Chopper (SE) /B+,B
Image/2000/90/ANA 1.77

.    The Australian film Chopper is a frightening depiction of habitual criminal and murderer Mark “Chopper” Read. The film is based on best selling books by Read and interviews conducted by writer/director Andrew Dominik. This is an extremely violent film. Blush gushes with casual abandon. A powerful assault, Chopper, just like its protagonist, is no-holds-barred filmmaking. It's not for the feint of heart or weak of stomach, but for movie lovers who can get by the bloody barriers, Chopper is a worthwhile viewing experience.

Chopper challenges for control. ©Image

     Chopper is an incredible character; unpredictable, a swirling wind of dark black clouds, violent, innocent, loud and always dangerous. Dominik uses a time-shifting approach, starting from the vantage point of Chopper's second prison term and following a younger Chopper in and out of prison. Half the film takes place in prison, but it feels unlike any other prison film I’ve seen. The walls are a background for Chopper's portrait. In prison, Read asserts himself, proving himself number one in his cell block. Once you see Chopper in action every step he takes will be in nitro-glycerin shoes. The patterns of behavior we first witness are repeated once Chopper is released after a ten year term. Revenge, self preservation, regret and violence mingle like raindrops on dry dirt, spattering in every direction. 
  Chopper is thoroughly skillful filmmaking. Some script elements are a trifle confusing but the flow is never less than riveting. Dominik excellent sense of pace and place enrich the film. If Chopper falls short it's due to the piecemeal storytelling.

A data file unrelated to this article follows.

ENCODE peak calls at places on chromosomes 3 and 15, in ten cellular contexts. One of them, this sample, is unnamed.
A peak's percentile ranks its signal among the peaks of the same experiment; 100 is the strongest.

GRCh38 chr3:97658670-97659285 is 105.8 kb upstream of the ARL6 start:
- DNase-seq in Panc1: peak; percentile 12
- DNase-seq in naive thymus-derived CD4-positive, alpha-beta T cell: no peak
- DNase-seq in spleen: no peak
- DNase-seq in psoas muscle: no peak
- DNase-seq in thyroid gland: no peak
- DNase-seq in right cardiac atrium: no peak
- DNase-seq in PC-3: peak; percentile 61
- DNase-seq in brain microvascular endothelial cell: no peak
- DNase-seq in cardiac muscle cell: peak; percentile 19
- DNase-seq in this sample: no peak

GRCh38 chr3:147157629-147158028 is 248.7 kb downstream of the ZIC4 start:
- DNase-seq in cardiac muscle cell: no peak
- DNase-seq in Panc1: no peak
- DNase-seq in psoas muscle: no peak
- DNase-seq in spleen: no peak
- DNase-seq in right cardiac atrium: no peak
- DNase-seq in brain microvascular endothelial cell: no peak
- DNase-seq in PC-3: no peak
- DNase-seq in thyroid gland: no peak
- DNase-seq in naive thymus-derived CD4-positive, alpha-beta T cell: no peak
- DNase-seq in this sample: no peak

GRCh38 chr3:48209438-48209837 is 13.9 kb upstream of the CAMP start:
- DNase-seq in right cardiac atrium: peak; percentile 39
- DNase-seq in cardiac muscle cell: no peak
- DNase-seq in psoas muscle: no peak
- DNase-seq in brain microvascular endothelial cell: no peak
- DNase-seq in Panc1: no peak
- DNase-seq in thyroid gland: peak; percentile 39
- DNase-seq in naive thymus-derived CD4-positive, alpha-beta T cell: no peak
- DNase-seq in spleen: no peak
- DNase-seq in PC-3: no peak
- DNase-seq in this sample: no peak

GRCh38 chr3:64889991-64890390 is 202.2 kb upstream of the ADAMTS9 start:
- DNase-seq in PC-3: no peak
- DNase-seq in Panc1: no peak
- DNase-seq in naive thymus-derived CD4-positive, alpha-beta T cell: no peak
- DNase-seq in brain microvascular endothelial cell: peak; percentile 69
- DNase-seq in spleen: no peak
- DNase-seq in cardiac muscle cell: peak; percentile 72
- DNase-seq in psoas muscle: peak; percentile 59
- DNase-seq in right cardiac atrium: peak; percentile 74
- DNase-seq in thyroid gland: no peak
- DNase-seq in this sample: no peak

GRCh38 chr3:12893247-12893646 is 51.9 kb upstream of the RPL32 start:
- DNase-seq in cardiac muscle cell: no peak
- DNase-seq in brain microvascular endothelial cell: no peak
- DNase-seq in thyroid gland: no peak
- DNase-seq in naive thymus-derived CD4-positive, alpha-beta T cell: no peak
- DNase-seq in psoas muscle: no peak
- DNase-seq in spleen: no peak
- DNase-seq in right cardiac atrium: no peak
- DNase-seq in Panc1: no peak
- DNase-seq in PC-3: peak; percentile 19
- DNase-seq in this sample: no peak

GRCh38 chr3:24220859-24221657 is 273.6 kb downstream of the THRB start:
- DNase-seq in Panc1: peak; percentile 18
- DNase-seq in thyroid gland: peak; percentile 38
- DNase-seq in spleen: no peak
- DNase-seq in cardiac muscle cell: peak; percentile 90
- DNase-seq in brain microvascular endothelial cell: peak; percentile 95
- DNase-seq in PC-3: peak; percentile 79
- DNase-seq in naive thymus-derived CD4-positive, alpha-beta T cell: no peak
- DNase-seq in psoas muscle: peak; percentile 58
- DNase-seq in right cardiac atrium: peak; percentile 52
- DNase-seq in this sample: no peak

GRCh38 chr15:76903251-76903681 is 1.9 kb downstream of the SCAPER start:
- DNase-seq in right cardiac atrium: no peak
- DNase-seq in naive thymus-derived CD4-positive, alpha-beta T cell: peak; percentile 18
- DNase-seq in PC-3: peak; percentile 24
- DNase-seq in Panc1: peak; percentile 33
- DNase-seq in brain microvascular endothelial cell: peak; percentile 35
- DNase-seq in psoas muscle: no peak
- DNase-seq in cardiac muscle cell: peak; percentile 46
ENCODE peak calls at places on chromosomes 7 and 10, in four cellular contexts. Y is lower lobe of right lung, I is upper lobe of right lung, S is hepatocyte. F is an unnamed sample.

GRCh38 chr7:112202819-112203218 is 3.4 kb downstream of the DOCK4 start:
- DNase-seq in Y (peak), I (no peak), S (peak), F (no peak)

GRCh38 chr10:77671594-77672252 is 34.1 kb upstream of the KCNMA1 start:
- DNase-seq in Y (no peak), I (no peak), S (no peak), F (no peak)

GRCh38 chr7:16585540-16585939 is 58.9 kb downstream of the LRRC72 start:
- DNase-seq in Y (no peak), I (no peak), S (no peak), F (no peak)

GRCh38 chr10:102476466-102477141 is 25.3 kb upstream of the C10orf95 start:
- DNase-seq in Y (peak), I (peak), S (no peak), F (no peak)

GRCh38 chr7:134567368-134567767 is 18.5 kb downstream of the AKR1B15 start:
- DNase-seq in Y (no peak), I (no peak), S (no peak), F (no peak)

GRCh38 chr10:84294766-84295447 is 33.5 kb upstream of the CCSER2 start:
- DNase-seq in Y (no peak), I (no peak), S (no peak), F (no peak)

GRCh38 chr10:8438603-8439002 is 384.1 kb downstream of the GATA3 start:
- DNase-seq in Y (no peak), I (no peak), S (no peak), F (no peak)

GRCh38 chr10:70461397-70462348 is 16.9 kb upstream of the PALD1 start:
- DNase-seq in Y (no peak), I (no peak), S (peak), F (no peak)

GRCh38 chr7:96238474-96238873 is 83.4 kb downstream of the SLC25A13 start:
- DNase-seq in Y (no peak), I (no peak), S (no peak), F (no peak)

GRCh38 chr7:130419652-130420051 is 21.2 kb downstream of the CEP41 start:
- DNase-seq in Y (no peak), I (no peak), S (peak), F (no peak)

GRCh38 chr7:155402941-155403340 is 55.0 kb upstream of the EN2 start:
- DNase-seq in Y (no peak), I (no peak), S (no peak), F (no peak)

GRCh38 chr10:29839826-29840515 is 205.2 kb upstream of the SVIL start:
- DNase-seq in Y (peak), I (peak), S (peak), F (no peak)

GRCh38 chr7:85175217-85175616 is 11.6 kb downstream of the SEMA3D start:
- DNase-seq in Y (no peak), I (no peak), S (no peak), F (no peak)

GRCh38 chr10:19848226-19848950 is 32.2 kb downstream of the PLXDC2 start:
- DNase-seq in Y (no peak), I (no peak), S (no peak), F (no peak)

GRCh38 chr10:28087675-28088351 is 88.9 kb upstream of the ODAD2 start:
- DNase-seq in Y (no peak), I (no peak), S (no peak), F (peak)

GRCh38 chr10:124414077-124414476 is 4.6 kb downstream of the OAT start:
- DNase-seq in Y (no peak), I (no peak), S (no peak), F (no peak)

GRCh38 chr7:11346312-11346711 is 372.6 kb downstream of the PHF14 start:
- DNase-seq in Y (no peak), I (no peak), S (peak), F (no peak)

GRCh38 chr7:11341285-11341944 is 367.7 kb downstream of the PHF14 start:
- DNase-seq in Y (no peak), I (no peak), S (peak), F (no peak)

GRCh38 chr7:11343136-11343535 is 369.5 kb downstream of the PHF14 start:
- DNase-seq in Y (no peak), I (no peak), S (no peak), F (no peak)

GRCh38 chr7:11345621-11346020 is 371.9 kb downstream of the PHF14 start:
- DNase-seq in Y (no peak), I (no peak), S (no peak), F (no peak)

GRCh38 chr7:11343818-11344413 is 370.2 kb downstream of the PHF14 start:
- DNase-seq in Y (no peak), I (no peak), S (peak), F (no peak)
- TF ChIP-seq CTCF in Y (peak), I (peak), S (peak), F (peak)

The visual style relates to documentary in the hand-held camera shots, but it veers off sharply and effectively. Dominik uses an assortment of chilling washed out hot colors, bordering on surreal, to capture Chopper's world..  Strong regional Australian accents pose some challenge, but I don’t think I missed too much.

     Eric Bana is terrific as Chopper. I found it hard to distinguish between Bana's performance and the character. Bana is physicality is explosive. He magically turns from a young Chopper into a somewhat older and more robust Chopper. Supporting performances are effectively lean.      The DVD transfer is a pretty good representation of the original material. Sometimes very grainy, almost always stylized, there's plenty of grain, but it's consistent and effective. Lighting preserves the garish elements of Chopper's world. Shadow detail is good. Black levels are adequate. Color is saturated effectively in keeping with the quasi-documentary look. Overall sharpness is good enough. Sometimes I wanted a bit more resolution to examine the reflections of madness in Chopper's eyes, but again, the DVD is likely true to the transfer elements.
     Two audio commentaries are selectable. Director Andrew Dominik provides observations on one track and Mark "Chopper" Read provides his often off-center comments on another commentary. His casual attitude toward the depicted violence is another level of frightening. There also deleted scenes with perfect explanations  Some of the original interview footage with Chopper is also part of the special edition. Try it at your won risk!







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